Morris: I agree. One person asked me: “Why this interest in murder in your films?” And to the extent that I know, I believe it’s because we are deeply fascinated with why people do things. Asking the question of why someone crossed the road on a certain date at a certain time lacks drama. Murder is such a dramatic event that we feel compelled to provide an explanation for why it happened. We get drawn into all of these philosophical issues about how we know things, about the nature of explanation. Another tricky element of course, is that I never at any time in the course of making this movie or The Thin Blue Line, wanted to convey the idea that truth is subjective, or that I believe that truth is subjective, that I’m some kind of post-modernist in that respect. One thing I am fond of saying about Cambridge, Massachusetts is that the name Baudrillard does not appear in the phone book. And this is not a film about how history and truth are up for grabs. This is far more old-fashioned in the sense that I believe in facts, knowable facts. Maybe the reasons people do what they do are more elusive, but the question of whether or not poison gas was used in Auschwitz is not something of conjecture. It’s something that has been established overwhelmingly with historical evidence.
Filmmaker: How did you meet Fred, or how do you find people like him for your films?
Morris: People always ask me these questions as if there’s some kind of algorithm that can be cited. I’ve come to realize that maybe it comes down to some kind of talent that I have, for better or for worse. I think I share with my mother, who died a number of years ago, the quality of being really interested in people. And I think what’s interesting about interviewing is that it is a kind of model of human interaction on some kind of formal level – the relationship of one person to another person. Yes, the rules change. In some cases, there’s supposed to be a lot of interaction, and the drama derives from that fact. In, say, a Mike Wallace interview, it is presupposed that part of the nature of the interview is an adversarial relationship between the subject and the interviewer.
Filmmaker: How do you situate yourself on this continuum of interviewers?
Morris: I think I’m almost the polar opposite [to Mike Wallace], because my intention is to create monologues, to remove myself from the interview process as much as possible, even though I’m very much there.
Filmmaker: But at the end of this particular movie, Mr. Death, we hear your offscreen voice asking a question to Leuchter.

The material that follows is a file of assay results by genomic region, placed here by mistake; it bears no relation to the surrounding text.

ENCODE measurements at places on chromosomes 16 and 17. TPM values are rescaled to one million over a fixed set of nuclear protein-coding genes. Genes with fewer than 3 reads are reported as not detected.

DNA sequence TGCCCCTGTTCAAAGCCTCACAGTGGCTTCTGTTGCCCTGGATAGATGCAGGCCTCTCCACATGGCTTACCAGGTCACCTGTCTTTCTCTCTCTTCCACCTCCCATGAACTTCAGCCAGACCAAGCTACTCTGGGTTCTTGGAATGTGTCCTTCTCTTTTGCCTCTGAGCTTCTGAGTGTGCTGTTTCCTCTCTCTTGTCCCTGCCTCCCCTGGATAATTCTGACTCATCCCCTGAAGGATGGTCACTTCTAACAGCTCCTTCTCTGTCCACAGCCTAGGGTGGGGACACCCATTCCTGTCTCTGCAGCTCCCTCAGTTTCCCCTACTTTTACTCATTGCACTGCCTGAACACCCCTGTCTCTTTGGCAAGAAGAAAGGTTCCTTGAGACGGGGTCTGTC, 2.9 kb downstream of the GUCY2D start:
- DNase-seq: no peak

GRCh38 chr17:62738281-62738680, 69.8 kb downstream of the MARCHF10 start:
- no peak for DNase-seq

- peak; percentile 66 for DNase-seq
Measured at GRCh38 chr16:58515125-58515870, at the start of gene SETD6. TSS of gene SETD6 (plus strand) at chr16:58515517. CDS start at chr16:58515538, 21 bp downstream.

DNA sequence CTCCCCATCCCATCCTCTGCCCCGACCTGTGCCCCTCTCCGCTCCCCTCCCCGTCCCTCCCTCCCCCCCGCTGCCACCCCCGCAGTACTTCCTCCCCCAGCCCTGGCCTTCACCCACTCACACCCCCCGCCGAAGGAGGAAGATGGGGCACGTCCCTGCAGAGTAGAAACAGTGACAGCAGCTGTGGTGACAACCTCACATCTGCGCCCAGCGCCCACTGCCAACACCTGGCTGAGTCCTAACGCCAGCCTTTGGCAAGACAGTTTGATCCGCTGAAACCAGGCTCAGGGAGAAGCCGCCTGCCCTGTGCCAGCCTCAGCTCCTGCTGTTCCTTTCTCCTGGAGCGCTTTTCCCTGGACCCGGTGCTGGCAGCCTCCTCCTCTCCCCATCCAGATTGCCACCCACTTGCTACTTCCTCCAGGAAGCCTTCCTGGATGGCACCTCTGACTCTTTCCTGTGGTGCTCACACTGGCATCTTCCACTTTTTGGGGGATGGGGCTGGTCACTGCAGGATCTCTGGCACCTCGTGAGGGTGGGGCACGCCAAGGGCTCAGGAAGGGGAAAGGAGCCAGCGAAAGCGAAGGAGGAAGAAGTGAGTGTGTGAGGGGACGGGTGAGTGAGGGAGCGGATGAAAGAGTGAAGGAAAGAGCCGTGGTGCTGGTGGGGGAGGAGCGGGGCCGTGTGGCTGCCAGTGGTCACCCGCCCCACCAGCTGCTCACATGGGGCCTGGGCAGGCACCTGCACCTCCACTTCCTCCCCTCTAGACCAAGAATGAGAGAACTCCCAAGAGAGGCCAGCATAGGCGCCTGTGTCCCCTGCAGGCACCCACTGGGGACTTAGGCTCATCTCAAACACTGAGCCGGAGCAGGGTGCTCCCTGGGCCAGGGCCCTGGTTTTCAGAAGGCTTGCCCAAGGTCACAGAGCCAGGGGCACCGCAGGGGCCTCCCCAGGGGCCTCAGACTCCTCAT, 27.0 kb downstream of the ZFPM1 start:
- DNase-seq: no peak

Morris: It’s become a stylistic thing with me. I’ve done it now in both Fast, Cheap, and Out of Control and this movie by choice, and in The Thin Blue Line I was there just by necessity because I needed to put that material in the movie. But I like it, it’s this reminder that there is this other person out there, and I think that the question registers my puzzlement with Fred, and maybe at the same time, captures the audience’s puzzlement with Fred.
Filmmaker: Have you heard from Leuchter after the film was finished?
Morris: I showed him the film.
Filmmaker: What does he think of it?
Morris: He liked it.
Filmmaker: There’s an irony here. People accuse Leuchter of being megalomaniacal, of naively believing that his own faculties can refute the historical evidence of the Holocaust. But that same kind of presumption is probably what motivated him to agree to do your movie and to perhaps believe that he would come off looking good.
Morris: That’s probably true. When I see Leuchter at the end of the movie on his rock pile, pounding away, it takes on this very sad significance, because at that point in the movie, you realize how empty his enterprise really is. That image has a kind of existential barrenness that I find interesting. It’s one of the strongest metaphors that I’ve ever stumbled on. To me, the two central images in the movie are the Van der Graaf generator at the beginning which you see reprised at the end, and the shots of Leuchter on the rock pile. In fact the rock pile was a re-enactment done in the studio in Boston. We built a piece of Auschwitz, and there Fred is, pounding away again.
Filmmaker: Why is the Van der Graaf generator one of the central images for you?
Morris: Well, let me ask you a question. What did that image do for you?
Filmmaker: That image to me connects to the tradition of the mad scientist — the ’50s inventor doing home-made science in his basement.